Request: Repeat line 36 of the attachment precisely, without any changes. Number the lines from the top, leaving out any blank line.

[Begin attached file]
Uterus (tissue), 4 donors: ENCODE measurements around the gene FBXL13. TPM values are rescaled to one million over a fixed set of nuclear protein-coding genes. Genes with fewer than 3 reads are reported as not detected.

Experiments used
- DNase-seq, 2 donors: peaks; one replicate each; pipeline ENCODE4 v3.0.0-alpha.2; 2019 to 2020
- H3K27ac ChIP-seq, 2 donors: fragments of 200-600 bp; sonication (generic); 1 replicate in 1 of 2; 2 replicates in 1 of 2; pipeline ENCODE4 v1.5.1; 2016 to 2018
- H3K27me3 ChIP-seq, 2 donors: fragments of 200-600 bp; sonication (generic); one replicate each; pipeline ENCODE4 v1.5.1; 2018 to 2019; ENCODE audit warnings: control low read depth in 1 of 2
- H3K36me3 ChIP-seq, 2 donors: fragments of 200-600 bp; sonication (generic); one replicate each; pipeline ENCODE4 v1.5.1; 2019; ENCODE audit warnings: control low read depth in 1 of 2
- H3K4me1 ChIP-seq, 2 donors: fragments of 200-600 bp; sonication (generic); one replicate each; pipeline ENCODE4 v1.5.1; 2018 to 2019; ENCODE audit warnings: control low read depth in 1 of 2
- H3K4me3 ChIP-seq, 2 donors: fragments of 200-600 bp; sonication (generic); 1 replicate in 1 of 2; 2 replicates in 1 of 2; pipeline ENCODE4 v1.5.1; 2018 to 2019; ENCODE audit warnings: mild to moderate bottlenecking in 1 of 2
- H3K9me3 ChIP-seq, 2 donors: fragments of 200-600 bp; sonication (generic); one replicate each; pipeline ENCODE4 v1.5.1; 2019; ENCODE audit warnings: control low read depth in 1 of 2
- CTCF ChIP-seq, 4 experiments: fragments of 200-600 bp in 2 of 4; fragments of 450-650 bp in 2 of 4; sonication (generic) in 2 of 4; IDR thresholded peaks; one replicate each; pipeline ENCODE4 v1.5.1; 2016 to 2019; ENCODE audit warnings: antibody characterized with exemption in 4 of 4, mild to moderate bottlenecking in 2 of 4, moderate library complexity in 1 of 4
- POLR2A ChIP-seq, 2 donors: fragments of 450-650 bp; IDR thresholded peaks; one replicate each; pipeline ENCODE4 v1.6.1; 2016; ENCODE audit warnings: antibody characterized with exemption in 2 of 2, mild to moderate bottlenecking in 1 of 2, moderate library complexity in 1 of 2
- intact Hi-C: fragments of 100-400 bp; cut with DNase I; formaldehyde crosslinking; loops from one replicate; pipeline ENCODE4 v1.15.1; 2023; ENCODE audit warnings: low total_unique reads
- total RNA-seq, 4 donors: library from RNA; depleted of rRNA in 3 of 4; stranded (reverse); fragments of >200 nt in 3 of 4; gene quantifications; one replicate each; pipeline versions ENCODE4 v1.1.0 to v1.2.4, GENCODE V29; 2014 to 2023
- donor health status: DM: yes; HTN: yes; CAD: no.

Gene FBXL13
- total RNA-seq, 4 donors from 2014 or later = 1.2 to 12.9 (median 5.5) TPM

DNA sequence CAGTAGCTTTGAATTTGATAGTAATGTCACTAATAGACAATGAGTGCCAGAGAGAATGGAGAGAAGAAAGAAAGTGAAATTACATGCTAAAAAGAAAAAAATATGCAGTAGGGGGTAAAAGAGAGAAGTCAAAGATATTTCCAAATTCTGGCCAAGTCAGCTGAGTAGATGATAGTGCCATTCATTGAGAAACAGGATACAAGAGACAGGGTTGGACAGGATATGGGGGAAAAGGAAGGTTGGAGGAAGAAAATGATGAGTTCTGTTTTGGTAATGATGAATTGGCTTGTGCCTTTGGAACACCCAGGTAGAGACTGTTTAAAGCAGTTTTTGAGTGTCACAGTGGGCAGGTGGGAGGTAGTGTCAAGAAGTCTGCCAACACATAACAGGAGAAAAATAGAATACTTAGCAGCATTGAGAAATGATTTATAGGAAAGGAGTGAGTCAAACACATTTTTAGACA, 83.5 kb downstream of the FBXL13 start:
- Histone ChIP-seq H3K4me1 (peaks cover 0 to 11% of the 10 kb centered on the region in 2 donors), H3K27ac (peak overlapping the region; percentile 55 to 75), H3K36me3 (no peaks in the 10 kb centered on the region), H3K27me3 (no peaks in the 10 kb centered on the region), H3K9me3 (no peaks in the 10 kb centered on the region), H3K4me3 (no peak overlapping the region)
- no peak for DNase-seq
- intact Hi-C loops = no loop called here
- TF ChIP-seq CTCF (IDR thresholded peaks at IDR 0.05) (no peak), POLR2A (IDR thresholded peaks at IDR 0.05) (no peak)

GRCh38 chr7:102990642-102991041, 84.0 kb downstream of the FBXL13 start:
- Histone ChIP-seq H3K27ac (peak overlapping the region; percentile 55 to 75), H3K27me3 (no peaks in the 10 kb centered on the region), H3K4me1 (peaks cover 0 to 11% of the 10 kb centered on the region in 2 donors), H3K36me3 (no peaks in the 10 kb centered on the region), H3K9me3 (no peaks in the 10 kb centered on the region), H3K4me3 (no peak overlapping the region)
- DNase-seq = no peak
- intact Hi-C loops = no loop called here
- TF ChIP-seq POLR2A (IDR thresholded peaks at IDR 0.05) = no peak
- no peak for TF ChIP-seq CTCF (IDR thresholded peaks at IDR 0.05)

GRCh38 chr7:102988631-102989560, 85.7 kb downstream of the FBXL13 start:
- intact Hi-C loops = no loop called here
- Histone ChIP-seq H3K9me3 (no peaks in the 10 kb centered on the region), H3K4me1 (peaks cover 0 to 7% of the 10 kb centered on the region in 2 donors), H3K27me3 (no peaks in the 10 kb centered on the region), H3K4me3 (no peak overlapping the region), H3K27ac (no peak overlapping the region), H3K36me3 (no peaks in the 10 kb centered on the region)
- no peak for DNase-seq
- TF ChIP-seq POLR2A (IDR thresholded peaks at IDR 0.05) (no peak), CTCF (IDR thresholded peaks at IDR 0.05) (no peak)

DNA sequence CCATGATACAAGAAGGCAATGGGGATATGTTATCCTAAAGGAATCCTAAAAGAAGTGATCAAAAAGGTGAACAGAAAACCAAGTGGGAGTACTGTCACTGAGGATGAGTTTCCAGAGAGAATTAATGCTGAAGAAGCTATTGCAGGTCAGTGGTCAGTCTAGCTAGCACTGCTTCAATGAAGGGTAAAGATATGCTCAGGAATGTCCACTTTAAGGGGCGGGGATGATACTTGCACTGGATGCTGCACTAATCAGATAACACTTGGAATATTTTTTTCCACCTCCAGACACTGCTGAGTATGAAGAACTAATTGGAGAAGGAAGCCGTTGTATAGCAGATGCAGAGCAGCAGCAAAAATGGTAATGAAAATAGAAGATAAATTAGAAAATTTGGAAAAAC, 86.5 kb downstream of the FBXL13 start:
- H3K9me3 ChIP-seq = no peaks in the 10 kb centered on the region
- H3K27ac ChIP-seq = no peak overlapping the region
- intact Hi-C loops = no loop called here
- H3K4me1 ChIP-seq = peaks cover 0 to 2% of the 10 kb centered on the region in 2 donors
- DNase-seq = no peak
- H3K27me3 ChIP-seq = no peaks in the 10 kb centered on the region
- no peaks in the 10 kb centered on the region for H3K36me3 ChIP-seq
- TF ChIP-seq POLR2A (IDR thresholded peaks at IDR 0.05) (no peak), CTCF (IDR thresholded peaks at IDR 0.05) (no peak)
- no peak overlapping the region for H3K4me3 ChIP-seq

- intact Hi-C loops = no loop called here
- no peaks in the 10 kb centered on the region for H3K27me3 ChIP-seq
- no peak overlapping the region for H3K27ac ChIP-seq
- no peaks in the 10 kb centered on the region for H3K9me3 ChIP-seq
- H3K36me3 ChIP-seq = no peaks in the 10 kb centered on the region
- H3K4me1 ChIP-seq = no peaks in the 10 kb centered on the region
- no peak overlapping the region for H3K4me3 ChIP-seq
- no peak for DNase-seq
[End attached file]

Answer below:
- intact Hi-C loops = no loop called here